Even with the extremely low expectations I had for this Royals season (my preseason prediction of a 72-90 record looks ridiculous now), this has been a bummer of a year. The boys in blue are on pace for 114 losses. In my defense, even the mothership’s PECOTA preseason projections had them at 66-96. They really shouldn’t be this bad, but they are.
Sure, we survived this kind of nonsense before—looking at you, 2004-2006 Royals—but coming off a five-year period that featured a World Series title, an American League pennant, and three years of contention, this is tough to take.
It would be a little easier to take if we could see steps being taken for the future. By that, I mean seeing the building blocks for the next good Royals team. For the most part, those guys are in distant locales like Lexington and Wilmington. I get that, and there is no good reason to rush any of those players. However, the Royals have committed two major sins so far this year at the big-league level: they are bad at baseball, and as an entertainment concern, well…they’re kind of boring.
Yes, boring: the offense is 14th in the league in home runs, eighth in stolen bases (but with only 38, they average one every other game), and 13th in on-base percentage. They do put the ball in play (fewest strikeouts!) but seldom successfully, as evidenced by their .239 team batting average, good for 11th in the AL. And let’s not forget the second-most double plays in the league—at 75, they are averaging nearly one per game.
On the pitching side, despite working in spacious Kauffman Stadium, the Royals have allowed the most home runs in the league (well, at least that’s exciting for other teams). They have picked up the fewest strikeouts. And they have issued the fourth-most walks in the league, a deadly combination when you give up all those home runs. You might think, “Well, at least the ball is in play a lot,” but when you look up the Royals’ defensive efficiency on the Baseball Prospectus site and realize it is the second-worst in the league (thanks, Baltimore!), you realize that’s not good news. In recent years, you got excited when a Royals opponent put the ball in play, because there was an excellent chance one of the defenders would make a highlight-reel catch. By and large, that’s not happening this year. In fact, by that standard, they’re not even making catches an average team would make.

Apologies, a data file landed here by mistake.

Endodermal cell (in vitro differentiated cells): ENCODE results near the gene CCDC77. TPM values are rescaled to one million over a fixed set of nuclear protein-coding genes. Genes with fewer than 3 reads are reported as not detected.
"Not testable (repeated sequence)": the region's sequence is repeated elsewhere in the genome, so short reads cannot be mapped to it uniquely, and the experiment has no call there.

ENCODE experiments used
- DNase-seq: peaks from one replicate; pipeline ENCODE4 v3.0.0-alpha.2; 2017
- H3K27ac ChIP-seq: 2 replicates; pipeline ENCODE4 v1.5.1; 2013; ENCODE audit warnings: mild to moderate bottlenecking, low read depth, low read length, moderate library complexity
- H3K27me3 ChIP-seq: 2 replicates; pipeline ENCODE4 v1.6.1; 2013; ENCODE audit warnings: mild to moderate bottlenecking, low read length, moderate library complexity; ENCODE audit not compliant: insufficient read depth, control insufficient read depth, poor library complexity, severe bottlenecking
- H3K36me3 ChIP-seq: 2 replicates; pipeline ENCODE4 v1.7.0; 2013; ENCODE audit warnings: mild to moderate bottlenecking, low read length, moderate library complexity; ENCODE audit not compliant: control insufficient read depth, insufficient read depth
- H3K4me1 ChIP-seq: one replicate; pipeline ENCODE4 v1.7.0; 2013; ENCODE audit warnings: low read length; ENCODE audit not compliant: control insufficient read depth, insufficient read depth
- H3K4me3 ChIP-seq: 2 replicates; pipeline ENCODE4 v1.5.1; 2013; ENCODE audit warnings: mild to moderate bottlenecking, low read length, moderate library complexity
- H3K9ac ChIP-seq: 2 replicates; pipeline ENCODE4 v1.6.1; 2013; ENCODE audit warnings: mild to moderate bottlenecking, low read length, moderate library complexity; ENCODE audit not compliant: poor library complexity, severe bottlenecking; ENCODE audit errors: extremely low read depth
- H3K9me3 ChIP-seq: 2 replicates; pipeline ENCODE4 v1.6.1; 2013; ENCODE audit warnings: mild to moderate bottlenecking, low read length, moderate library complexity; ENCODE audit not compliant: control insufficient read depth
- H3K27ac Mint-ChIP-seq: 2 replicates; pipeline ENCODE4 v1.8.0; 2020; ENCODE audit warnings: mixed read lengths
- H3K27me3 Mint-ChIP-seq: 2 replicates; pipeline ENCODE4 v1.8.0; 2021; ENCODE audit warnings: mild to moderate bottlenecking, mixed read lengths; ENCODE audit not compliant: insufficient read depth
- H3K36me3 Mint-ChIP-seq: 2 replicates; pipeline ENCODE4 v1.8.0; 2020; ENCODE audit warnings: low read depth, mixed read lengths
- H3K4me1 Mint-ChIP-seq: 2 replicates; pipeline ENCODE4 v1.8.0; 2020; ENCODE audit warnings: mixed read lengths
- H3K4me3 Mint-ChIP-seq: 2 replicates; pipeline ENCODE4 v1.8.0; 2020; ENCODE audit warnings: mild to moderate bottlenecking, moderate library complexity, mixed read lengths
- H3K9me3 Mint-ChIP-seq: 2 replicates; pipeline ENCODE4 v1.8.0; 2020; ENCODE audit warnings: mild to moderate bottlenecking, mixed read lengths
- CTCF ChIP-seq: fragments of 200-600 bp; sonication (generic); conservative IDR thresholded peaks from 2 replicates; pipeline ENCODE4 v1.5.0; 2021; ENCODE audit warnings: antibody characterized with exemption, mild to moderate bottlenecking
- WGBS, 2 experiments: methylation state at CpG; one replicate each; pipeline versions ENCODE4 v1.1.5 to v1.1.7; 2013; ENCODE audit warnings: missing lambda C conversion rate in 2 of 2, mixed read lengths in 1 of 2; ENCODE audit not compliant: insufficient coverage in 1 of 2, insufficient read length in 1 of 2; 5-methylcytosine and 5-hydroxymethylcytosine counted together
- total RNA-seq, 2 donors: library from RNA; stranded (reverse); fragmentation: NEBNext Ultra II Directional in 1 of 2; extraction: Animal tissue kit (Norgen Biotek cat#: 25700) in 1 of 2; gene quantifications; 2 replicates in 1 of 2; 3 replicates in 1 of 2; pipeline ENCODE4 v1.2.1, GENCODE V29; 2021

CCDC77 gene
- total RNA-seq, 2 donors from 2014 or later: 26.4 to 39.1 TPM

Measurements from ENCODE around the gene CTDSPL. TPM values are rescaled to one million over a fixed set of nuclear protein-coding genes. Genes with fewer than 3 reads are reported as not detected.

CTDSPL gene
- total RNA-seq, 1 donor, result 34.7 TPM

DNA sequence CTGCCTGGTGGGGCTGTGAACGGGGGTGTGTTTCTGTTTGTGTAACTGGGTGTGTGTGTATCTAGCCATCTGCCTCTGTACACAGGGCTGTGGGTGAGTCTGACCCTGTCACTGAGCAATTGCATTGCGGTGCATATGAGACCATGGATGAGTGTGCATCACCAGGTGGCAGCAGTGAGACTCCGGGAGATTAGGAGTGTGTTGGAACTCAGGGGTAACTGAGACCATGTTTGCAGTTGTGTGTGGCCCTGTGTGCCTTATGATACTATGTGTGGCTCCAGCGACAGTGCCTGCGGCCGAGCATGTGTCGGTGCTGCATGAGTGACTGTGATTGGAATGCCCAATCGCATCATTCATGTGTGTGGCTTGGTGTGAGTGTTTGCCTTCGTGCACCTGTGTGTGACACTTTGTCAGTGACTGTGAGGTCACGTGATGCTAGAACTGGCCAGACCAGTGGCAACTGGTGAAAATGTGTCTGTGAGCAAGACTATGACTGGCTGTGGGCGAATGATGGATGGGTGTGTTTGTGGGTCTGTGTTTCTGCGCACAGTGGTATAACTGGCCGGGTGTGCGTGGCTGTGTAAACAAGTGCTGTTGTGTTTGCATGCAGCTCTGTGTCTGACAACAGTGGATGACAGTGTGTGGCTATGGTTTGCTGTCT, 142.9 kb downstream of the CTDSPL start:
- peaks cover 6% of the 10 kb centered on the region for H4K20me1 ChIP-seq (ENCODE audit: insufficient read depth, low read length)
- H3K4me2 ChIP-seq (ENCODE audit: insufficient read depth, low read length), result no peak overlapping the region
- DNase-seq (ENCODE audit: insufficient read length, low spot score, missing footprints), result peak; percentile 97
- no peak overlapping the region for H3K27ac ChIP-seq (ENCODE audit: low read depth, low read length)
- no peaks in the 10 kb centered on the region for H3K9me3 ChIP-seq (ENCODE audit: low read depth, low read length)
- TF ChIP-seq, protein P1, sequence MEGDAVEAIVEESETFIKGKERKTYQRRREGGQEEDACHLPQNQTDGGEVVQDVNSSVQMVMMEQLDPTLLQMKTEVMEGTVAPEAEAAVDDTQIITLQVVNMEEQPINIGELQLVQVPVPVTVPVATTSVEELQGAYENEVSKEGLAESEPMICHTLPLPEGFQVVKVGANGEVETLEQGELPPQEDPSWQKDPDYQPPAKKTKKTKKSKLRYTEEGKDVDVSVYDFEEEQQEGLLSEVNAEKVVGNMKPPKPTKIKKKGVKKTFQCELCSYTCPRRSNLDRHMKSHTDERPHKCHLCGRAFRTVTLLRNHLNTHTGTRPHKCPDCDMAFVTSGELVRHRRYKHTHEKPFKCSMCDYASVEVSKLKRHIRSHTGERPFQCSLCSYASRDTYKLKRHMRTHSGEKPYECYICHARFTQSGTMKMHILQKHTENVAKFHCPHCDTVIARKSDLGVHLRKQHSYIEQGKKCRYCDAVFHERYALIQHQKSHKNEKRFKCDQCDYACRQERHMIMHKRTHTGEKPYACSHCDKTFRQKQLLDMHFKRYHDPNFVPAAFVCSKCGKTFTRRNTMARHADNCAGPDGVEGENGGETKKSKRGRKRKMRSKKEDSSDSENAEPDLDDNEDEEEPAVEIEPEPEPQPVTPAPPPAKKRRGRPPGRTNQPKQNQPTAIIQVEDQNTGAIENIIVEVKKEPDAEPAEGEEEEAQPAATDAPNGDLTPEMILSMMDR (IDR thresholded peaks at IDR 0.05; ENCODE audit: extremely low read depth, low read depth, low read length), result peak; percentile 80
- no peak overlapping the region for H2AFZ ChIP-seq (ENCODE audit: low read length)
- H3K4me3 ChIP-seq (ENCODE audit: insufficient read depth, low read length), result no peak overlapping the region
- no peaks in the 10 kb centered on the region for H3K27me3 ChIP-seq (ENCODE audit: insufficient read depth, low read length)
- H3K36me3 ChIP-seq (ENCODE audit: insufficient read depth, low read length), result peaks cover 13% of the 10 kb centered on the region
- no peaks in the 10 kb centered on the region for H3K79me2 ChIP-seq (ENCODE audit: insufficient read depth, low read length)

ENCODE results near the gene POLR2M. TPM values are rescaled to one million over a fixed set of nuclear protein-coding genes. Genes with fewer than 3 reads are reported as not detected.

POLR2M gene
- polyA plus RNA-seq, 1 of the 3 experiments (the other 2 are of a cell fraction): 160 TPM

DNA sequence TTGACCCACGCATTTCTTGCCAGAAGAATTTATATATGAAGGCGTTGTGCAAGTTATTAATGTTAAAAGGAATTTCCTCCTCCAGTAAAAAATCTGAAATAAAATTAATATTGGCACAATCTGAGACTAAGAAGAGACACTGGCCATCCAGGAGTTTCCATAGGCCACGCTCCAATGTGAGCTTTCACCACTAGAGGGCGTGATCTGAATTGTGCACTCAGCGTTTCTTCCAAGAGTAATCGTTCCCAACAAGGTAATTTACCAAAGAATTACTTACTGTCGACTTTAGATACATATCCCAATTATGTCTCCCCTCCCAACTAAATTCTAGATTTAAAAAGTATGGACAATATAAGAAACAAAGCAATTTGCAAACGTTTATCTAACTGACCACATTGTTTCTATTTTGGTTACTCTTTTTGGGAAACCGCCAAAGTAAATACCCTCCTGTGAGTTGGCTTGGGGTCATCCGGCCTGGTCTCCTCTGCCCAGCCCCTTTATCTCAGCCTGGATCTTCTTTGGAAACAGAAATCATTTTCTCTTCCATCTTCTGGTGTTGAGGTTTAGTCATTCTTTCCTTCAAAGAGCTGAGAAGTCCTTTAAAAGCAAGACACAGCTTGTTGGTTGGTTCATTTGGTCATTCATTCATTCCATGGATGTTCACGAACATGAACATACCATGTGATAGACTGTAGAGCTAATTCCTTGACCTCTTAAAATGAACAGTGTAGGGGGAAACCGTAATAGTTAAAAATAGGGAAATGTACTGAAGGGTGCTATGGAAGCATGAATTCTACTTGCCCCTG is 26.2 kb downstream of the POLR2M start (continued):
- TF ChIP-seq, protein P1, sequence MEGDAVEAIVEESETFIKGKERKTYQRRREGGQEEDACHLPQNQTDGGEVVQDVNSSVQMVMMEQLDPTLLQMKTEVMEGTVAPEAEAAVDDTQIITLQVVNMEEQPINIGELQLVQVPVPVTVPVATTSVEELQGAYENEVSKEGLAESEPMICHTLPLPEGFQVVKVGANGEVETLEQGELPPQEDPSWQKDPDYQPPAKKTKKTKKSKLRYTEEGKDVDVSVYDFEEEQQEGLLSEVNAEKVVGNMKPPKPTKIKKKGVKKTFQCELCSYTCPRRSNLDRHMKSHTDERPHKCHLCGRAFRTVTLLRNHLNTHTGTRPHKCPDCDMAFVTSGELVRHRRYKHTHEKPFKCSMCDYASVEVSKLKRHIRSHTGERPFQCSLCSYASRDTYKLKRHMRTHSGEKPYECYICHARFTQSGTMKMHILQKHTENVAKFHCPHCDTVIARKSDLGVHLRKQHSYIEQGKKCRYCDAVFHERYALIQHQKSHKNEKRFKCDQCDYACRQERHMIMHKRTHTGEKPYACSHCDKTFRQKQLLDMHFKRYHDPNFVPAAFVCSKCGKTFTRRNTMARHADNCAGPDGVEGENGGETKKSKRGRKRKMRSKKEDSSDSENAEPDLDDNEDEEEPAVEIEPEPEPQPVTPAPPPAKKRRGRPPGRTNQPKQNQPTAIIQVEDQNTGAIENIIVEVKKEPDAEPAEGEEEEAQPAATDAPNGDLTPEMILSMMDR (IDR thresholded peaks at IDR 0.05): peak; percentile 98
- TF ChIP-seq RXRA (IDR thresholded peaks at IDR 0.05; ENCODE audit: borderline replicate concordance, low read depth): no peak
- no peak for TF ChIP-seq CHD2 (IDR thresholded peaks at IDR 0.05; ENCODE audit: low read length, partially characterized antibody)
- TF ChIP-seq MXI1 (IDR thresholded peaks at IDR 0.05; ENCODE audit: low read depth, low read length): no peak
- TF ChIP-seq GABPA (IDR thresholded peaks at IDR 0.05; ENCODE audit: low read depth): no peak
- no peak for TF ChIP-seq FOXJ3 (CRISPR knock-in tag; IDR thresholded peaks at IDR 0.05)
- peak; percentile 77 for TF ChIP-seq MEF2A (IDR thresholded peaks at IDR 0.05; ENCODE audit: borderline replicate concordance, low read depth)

So yeah, boring. None of this is news if you’ve spent much time watching the Royals this year. But I had to make my case.
Now, how do the Royals solve this? Like I said, they don’t have a raft of top prospects to call up from Omaha. That’s not going to change even when they trade off assets before July 31; if Kelvin Herrera didn’t bring back major-league ready talent, Lucas Duda is unlikely to do so (no offense to Duda). Maybe Mike Moustakas will, but I wouldn’t count on it. Still, there are a few personnel moves the Royals could make that would at least make following the team a little more interesting, even if they do nothing to stop the losing. Thinking about the future and trying to figure out which players might stick in the majors is about the only way Royals fans are going to be entertained the rest of this season.
The Royals actually did a couple of these things over the last week, bringing Adalberto Mondesi and Rosell Herrera to the majors. They also made the right call by keeping Hunter Dozier in the majors when Duda came off the disabled list, dispatching Paulo Orlando to Omaha. Applause for both of those moves. On the other hand, they sent Scott Barlow and Ramon Torres down, and those are probably mistakes.
See, there is a lot of veteran dead weight on this team. Some of it, due to massive contracts, is probably unmovable. Of course, here I refer to Ian Kennedy and the $16 million he is owed this year. Oh, and the $16.5 million he’ll get next year. And the year after that. Sigh.
Anyway, there are lots of other options to clear off the roster. Players like Abraham Almonte, Drew Butera, Ryan Goins, Justin Grimm, Jason Hammel, and Brandon Maurer (along with the aforementioned Orlando) offer little upside. Alcides Escobar really doesn’t, either, but I can’t imagine the Royals cutting him loose, so let’s not worry about that for now. The good news is the Royals have very little money or development time invested in these players. Trade ‘em for lottery tickets, or just release ‘em.
Because there are actually some options at Omaha to replace these players. Relievers Josh Staumont and Richard Lovelady have had success there, and Barlow pitched decently in limited time in Kansas City. We’ve seen a little of Cam Gallagher at the major-league level and he seems like a passable backup catcher. Frank Schwindel and Ryan O’Hearn might deserve a look in the majors. Torres probably won’t ever hit in the majors…but I’d rather find out about him than watch Goins not hit in the majors.
Then there’s the Mondesi/Escobar situation. Most of the players I just mentioned probably aren’t part of the next good Royals team, but this is the time to find out. But with all the hype he’s had, it would be nice if Mondesi turned out to be part of that team. Let the kid play shortstop as often as possible. I actually approve of the Royals trying Escobar at some other positions if it means Mondesi plays more frequently. Escobar chasing down fly balls has the potential to be entertaining. At least it’s different. And that’s what the Royals and their fans need now. Because if you can’t be good (and none of these moves will make this team good in the short-term), you can at least be entertaining.